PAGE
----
>From the very beginning, "Snatch" tosses you into the action with the theft of the fabulous diamond, the desire of New York gangster Avi (Dennis Farina). En route from Antwerp, diamond thief and courier Frankie Four Fingers (Benicio Del Toro) stops in London to make a separate deal with Avi's partner and cousin, Doug "The Head" (Mike Reid). Frankie's addiction to gambling tempts him into making a bet on an illegal boxing match for Boris "The Blade" (Rade Sherbedgia), a ruthless Russian mobster. The bet turns out to be a setup for a robbery by a trio of bumbling incompetents - Vinnie (Robbie Gee), Sol (Lennie James) and portly Tyrone (Ade)- that goes miserably awry.

Meanwhile, a couple of young toughs, Turkish (Jason Stratham) and Tommy (Stephen Graham), are trying to break in to the boxing game with the help of local villain Brick Top (Alan Ford), who also owns a pig farm. When their first fighter is put out of action, with one punch, by a wild Irish gypsy named Mickey O'Neil, they figure to put the loose canon in as the contender in a fixed fight. Mickey proves less than reliable and goes against Turkish and Tommy's deal. Brick Top, impressed by Mickey's performance, decides to gives them another chance - after calmly explaining that it takes 16 pigs about eight minutes to completely devour a corpse.

When Avi doesn't get his precious rock, he jumps on a plane for London and hires a local legend, "Bullet Tooth" Tony (Vinnie Jones), to find Frankie and the diamond. Things spiral out of control as all these forces head on a collision course of double-cross and double-deals - and a dog that ate a squeaky toy.

Guy Ritchie (Mr. Madonna to some) is an extraordinarily talented auteur who has a wonderful knack for pulling together his unique collection of cast and crew and feeding them funny and gritty dialog that spews out of the characters' mouths like machine gun fire. The helmer marshals his large ensemble actors in a frantically paced caper comedy that makes you laugh and feel queasy at the same time, the above description by Brick Top being just one example.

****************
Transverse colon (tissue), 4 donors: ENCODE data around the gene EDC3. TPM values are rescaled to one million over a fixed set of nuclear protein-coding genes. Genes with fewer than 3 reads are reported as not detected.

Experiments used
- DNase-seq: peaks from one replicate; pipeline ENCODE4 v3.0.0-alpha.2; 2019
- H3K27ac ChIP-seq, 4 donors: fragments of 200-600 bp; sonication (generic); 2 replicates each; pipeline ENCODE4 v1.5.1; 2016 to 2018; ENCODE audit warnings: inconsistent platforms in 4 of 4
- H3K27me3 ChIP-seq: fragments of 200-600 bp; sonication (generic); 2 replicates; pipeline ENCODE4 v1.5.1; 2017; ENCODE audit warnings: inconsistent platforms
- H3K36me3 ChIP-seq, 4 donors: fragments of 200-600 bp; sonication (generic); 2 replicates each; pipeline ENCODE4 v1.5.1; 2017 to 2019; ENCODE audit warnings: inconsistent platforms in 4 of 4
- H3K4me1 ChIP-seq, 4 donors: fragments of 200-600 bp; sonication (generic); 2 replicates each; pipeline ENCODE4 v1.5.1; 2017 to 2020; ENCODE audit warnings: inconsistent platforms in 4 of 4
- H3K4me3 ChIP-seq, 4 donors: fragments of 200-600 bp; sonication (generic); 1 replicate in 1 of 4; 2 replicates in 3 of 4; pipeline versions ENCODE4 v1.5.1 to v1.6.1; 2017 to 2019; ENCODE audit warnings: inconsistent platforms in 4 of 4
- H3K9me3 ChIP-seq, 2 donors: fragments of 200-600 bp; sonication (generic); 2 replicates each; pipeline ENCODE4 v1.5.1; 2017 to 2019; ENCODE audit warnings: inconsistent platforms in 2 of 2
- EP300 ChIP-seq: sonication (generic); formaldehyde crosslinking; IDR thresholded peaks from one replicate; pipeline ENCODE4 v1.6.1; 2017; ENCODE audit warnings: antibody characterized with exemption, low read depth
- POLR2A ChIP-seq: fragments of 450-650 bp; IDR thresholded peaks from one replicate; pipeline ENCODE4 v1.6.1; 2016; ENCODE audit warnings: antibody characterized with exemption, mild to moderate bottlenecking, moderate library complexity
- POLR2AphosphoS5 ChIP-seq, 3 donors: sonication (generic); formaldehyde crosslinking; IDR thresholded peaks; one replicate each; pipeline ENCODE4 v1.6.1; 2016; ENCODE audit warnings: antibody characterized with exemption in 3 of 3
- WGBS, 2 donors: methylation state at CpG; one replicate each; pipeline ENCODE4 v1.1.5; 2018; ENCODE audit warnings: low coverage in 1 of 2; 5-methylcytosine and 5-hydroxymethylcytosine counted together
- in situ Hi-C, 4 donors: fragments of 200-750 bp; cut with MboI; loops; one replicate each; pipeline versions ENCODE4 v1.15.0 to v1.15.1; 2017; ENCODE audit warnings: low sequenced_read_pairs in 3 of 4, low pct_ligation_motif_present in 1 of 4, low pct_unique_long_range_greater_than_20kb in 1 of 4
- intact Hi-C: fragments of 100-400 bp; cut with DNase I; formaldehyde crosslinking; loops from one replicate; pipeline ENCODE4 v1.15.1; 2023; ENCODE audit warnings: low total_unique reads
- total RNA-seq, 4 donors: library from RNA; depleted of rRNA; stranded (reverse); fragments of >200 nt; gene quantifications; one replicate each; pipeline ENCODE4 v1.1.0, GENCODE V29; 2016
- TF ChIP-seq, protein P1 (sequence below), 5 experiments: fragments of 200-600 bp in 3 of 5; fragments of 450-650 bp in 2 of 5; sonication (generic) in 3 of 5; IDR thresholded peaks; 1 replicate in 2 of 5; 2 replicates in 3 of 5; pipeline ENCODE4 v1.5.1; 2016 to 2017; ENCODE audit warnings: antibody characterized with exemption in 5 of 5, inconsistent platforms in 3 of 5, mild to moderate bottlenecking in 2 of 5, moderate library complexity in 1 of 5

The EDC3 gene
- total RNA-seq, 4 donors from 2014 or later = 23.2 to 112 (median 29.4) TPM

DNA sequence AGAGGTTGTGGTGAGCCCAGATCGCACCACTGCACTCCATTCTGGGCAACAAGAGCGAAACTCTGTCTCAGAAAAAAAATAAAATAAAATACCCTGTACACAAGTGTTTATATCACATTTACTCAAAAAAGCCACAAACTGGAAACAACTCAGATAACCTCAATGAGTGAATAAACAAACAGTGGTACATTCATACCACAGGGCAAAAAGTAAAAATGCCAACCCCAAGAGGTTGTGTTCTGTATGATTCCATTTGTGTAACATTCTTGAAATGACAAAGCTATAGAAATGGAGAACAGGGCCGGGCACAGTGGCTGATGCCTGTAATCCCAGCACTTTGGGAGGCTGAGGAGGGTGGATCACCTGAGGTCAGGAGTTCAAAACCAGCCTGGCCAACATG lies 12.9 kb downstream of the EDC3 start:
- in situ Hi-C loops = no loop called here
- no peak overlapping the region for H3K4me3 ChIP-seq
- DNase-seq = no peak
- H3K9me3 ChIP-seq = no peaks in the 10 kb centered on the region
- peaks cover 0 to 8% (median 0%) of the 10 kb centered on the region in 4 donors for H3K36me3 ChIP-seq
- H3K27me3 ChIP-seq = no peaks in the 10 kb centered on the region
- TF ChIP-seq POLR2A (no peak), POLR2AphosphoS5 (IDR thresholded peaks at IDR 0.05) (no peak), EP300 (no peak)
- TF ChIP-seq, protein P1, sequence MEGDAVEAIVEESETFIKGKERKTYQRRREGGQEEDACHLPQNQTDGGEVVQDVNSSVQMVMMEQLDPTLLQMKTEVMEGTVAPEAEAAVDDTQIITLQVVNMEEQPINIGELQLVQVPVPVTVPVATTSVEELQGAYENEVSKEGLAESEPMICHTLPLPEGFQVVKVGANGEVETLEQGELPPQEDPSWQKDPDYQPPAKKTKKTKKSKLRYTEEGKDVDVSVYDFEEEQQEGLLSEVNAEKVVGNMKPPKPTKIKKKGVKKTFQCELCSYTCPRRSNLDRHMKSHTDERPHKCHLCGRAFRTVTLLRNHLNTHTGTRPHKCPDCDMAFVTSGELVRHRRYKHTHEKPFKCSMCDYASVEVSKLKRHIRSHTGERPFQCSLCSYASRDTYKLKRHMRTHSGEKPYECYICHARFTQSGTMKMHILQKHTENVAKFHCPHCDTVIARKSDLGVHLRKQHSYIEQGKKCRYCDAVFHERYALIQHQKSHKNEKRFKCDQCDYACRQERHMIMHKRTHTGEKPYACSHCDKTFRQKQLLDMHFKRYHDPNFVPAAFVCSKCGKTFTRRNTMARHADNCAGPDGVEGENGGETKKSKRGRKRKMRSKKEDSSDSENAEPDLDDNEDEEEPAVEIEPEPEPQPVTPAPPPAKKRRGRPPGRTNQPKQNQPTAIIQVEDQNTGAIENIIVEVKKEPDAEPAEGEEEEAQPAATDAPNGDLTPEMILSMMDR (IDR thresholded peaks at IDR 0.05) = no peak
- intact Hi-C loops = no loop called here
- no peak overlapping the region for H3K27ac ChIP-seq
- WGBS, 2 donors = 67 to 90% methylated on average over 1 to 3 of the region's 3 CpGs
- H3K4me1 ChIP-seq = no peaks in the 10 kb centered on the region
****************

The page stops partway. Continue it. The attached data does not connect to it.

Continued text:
The assemblage of actors and non-actors in rough-and-tumble settings gives "Snatch" an earthy feel in its depiction of London's criminal underworld. The cast of characters is too large to credit here, but two of the performances - first among equals, you might say - are worth noting. Alan Ford is brilliant as the ruthless, evil Brick Top. When he refuses sugar in his tea because "I'm sweet enough," it makes you shiver, even as you laugh. His is one of the best gangster characters I've seen in years.

The other outstanding perf is given by none other than Brad Pitt, the name actor the movie's popularity may hang upon, at least initially. Pitt, as Mickey O'Neil, is hard drinking, hard fighting, highly unreliable and nearly incomprehensible with a unique Irish brogue and dialect of the pikers, the Irish travelers of Europe. This gypsy brigand would steal the fillings from your teeth, especially if it would benefit his beloved mum (Sorcha Cusack). When Brick Top threaten the safety of Mickey's family, he makes an enemy that cannot be stopped. Pitt puts a credible spin on his character and does some incredible physical stuff, too, as a bare-knuckle boxer.

The production team behind the camera includes Ritchie alumni, producer Matthew Vaughn and lenser Tim Maurice-Jones, and other talented technical artist that bring the hyperactive imagination of the author to visual life. There is a patent feel to the look of "Snatch" and "Lock, Stock and Two Smoking Barrels" that reeks of "signature" for Ritchie, but I'm not sure how this will translate in his future works. There is so much talent in the filmmaker that I would like to see him branch out in other directions. Nonetheless, "Snatch" is terrific sophomore effort, a darn good action comedy and a hoot to boot.